(en noun )
* (person recognized for having finished studies) student, drop-out
* (person recognized by school) (l), (l), (l)
(en adjective )
In the sense “to complete studies”, the preposition “from” is often used, but may be dropped in informal speech, as in “I just graduated‘ ”from” college” vs. (informal) “I just ‘ graduated college”. This varies between speakers, and some speakers consider “from” required, marking “I graduated college” as incorrect or uneducated.
(en noun )
* graduate student (UK )
Graduate vs Postgraduate – What’s the difference?
Graduate vs Postgraduate - What's the difference?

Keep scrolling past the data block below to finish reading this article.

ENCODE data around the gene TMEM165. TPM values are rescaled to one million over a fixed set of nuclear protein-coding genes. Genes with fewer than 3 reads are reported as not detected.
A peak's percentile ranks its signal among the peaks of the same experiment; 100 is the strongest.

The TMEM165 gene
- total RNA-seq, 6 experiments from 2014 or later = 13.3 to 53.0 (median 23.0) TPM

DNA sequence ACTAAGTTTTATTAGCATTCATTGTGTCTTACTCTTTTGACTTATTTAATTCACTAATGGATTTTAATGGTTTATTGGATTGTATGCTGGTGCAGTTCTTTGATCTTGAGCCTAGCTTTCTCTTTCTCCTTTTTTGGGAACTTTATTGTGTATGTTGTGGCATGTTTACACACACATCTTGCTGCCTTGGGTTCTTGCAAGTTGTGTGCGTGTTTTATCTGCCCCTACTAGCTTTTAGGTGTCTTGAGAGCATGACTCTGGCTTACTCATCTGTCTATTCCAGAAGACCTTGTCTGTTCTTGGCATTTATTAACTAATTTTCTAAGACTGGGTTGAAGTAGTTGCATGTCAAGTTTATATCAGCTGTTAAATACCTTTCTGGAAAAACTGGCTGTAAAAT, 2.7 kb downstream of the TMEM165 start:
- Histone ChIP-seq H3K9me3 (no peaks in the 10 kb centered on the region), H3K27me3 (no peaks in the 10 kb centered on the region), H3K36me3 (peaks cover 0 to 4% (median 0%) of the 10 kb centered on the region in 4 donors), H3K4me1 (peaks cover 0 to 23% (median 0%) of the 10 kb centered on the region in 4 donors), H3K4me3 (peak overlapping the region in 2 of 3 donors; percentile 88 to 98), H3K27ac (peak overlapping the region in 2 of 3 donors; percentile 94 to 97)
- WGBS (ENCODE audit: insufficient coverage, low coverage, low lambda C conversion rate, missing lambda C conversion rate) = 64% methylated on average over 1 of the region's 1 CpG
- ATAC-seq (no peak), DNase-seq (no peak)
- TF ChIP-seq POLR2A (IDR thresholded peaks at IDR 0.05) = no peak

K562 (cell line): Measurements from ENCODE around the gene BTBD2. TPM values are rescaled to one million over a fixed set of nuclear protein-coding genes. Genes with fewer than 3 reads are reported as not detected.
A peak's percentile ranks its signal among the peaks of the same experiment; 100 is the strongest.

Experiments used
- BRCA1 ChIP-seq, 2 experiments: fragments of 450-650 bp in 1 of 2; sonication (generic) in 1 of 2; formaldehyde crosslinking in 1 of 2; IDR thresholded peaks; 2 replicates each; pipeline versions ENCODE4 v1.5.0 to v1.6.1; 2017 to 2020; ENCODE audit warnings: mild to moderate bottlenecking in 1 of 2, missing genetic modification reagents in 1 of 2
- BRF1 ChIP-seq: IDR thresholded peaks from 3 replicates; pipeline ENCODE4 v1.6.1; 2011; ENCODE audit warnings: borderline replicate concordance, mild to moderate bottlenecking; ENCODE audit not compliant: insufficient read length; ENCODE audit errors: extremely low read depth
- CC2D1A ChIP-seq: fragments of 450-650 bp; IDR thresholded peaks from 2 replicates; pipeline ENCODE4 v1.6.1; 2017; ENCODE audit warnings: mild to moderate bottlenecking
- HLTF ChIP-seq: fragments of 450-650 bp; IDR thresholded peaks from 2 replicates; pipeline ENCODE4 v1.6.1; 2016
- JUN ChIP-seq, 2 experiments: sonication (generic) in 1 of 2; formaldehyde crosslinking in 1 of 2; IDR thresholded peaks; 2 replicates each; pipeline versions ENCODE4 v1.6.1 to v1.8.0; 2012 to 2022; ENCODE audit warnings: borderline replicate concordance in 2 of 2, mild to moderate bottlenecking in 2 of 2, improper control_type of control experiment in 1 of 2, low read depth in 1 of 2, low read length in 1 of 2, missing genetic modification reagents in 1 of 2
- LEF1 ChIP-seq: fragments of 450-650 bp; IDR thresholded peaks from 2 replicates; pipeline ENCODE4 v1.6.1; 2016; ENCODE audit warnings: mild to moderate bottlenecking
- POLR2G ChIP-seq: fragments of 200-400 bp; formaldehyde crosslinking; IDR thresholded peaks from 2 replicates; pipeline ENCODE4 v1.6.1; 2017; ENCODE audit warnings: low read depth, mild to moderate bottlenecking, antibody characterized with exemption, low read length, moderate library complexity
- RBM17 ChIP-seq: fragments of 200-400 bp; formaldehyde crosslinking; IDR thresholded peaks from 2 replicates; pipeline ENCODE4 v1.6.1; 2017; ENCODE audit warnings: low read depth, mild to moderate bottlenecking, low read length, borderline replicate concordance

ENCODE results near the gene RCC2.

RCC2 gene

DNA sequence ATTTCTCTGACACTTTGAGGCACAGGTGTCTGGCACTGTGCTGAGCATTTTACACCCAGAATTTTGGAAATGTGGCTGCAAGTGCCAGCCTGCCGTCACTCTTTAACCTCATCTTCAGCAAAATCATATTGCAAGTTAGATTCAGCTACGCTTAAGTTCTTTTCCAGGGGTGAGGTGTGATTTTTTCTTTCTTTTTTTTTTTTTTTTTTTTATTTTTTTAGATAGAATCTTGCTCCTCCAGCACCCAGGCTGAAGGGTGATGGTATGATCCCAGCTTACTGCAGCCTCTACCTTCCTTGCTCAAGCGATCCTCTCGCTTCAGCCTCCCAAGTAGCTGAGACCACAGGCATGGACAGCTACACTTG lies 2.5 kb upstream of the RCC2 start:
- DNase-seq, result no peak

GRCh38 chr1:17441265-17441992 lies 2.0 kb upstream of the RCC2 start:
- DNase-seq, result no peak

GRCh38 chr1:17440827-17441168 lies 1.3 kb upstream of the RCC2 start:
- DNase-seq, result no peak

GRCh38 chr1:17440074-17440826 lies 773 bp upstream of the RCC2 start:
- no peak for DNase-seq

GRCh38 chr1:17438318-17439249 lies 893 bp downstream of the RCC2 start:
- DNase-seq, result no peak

As nouns the difference between graduate and postgraduate is that graduate is (senseid) a person who is recognized by a university as having completed the requirements of a degree studied at the institution while postgraduate is (us|australia|new zealand) a person continuing to study in a field after having successfully completed a degree course. As adjectives the difference between graduate and postgraduate is that graduate is graduated, arranged by degrees while postgraduate is those studies which take place after having successfully completed a degree course. As a verb graduate is (ergative) to be recognized by a school or university as having completed the requirements of a degree studied at the institution see note on “from” usage.